Today my body is demanding a rest day, and I am happy to oblige. This afternoon, I'll be doing finances on the computer (wrapped up in two warm blankets and snuggled into the couch), but I spent much of the morning binge-reading some of my favorite blogs. I haven't done it for a while, so there's a lot of catch-up to do. Darn.
http://www.nieniedialogues.com/2017/05/ollie-hope-of-america.html As I read about how proud one mother was of her 6th grade son because he was awarded the Hope of America Award, something warmed in the back of my brain. I got that award, too - when I was an awkward 6th grader.
I've always wondered why. I even wanted to contact my elementary school principal and ask him why, out of all the other much more talented and smart and cute and self-assured girls in the sixth grade, why did he pick me?
The last few years of elementary school were rough. I had one or two friends at most. I was growing and gangly-tall, felt so different from all the other kids, and bounced a ball by myself at lunch recess, softly singing "Only the Lonely Can Play." I wasn't good at socializing, I was pretty bad at jumping rope, and I hated dodge ball. In the classroom, I alternated between cocky-smart and burying my head in my arms on my desk and hoping no one would see me. What on earth did Mr. Nichols see in that little girl?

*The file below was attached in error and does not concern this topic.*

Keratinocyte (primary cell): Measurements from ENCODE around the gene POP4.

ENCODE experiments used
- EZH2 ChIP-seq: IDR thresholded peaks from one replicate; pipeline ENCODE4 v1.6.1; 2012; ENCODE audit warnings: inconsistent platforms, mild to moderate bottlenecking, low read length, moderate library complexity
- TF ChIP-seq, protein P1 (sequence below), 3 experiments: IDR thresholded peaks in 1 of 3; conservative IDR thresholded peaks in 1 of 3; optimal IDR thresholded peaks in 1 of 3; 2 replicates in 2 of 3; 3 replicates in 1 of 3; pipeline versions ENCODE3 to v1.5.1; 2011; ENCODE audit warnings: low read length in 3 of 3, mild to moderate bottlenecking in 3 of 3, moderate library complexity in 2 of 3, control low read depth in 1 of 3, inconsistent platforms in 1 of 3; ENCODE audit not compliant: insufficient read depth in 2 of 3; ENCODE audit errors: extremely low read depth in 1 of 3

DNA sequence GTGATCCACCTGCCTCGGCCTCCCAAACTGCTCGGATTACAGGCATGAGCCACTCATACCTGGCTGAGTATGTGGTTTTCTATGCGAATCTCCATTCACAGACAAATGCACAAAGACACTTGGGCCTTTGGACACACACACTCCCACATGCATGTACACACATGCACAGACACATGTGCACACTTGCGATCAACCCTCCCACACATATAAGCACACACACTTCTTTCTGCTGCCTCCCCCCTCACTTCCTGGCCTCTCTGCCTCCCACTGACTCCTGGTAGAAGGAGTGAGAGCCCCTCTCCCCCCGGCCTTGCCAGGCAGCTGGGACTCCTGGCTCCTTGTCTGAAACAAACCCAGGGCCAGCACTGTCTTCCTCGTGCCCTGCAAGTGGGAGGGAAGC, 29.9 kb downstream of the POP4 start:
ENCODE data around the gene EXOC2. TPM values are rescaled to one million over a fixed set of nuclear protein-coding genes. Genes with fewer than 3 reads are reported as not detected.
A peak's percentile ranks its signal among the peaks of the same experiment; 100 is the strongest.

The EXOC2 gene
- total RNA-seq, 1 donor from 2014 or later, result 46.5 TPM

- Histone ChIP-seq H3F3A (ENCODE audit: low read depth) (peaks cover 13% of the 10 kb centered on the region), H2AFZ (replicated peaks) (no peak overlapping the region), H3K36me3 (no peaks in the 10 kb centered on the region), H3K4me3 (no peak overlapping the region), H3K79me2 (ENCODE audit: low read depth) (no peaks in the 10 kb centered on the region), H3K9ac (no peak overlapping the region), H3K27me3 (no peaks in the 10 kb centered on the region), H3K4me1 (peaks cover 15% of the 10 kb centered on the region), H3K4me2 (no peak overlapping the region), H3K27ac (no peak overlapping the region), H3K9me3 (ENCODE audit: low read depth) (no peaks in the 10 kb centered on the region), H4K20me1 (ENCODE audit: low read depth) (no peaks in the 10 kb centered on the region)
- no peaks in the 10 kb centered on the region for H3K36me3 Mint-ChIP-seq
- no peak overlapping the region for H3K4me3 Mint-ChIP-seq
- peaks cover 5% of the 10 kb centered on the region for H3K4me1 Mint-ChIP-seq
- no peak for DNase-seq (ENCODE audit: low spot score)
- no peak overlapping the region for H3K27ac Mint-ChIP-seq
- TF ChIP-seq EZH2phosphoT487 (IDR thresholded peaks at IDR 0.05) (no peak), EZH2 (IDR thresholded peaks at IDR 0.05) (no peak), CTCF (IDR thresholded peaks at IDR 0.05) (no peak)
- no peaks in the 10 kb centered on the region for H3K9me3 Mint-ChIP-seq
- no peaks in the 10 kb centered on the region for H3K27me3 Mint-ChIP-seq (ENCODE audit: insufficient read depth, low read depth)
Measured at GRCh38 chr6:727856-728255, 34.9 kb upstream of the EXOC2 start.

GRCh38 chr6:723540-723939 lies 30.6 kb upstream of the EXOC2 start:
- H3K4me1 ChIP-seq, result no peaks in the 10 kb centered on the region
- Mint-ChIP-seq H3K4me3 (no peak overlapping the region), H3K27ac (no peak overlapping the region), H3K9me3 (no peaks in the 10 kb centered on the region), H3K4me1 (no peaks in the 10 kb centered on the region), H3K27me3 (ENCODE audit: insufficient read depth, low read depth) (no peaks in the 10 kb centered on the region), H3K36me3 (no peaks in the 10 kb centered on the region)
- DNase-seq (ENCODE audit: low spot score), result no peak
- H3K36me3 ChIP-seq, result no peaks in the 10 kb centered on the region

I looked it up. I found out the award is given under the direction of the Kiwanis Club to one girl and boy in each elementary school. Usually they are chosen for their academic work, good citizenship, and leadership. Another article cited the children's "positive influence on others" as a criteria.
My beloved elementary school principal passed away a few years ago, so I'll never be able to ask him my questions. I still wonder. But for today, I can still work on being a positive influence on others. I can make my own little corner of the world a better place. If we all did that, there would be plenty of hope for America.